When Dr. Evan Antin thinks “ambush predator,” it’s the jumping pit viper of Costa Rica that springs to mind.
“When you get hit by those nice, long fangs – those are long, big fangs – you’re in big trouble,” he notes in a confident cadence, as he holds a muscular female viper toward a video camera and exposes fangs dripping with yellow venom. “I mean, those are just mean, big, hypodermic needles.”
This hunky veterinarian is a 2013 Colorado State University D.V.M. alumnus, and he charms more than venomous snakes: He recently caught the eyes of editors at People magazine. The magazine dubbed Antin “Sexiest Beast Charmer” in its annual “Sexiest Man Alive” issue.
The square-jawed young vet, who practices exotics medicine in southern California, was featured alongside Hollywood hotties including Chris Hemsworth and Bradley Cooper. He was highlighted in a magazine section called “Sexy Men at Work.”
Not long before the magazine shout-out, Antin appeared as a guest on the Kris Jenner Show, a talk show hosted by the mom of reality TV’s Kardashian sisters. On the show, Antin introduced Jenner to a barely-out-of-the-pouch kangaroo, named Bella Roo.
“She’s harmless,” Antin assured Jenner as he handed her the little roo, cuddled inside a blanket. “Here, touch her cute little hand.”
Turns out it’s good for business to maintain a sexy demeanor while cozying up to not only cuddly kangaroos, but caimans, cobras and other potentially deadly beasts.
Antin admits that, since he landed the high-profile tag from People in December, his clientele has grown at the Conejo Valley Veterinary Hospital near Los Angeles, where he practices.
“I’ve gotten a little bit of teasing from my colleagues, a lot of attention locally, and a few more patients than normal since the magazine came out,” he says.
Antin has a face the camera loves, even deep in the jungle. He has trekked into the wilds in search of creatures to highlight in educational videos posted on his YouTube channel. Like the Crocodile Hunter before him, Antin appreciates the beauty of wild, exotic creatures and encourages their conservation.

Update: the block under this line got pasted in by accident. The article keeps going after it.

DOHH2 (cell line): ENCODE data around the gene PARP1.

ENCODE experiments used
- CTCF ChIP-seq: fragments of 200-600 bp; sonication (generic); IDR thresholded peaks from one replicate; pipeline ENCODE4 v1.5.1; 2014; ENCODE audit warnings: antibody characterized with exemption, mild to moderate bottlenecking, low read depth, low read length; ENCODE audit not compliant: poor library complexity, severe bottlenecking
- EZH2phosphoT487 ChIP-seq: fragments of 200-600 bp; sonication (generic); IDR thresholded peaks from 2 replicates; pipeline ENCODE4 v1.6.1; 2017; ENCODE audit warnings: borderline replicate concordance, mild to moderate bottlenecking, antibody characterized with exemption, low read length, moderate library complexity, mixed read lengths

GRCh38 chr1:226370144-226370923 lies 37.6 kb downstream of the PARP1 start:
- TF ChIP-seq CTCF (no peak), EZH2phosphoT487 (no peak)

He began making videos 10 years ago while traveling in Australia, living from a hatchback car. He set up a tri-pod at night, caught small reptiles, and filmed short videos in the car’s headlights.
“Now that I have my D.V.M. and have been in practice for a year and a half, I can incorporate more veterinary medicine information into my videos,” says Antin, also a regular veterinary columnist for the Conejo Valley Happening magazine.
He has visited six of seven continents, and plans annual trips to interact with exotic species, work with animals at wildlife rehab sanctuaries, and promote animal conservation.
Back in Conejo Valley, Antin treats companion animals, exotic pets, and wildlife and zoo animals.
“My boss will let me see anything,” says Antin, who is especially interested in dangerous creatures. “It’s like a nervousness combined with a fascination. It’s humbling.”
Exotics rotations with Dr. Matthew Johnston fed Antin’s fascination while he was a student in the Colorado State DVM Program. He recalls treating a tiger with a hind-limb amputation.
Crocodiles are his favorite patients, Antin says, “because they’re like living dinosaurs.”
But are they sexy dinosaurs?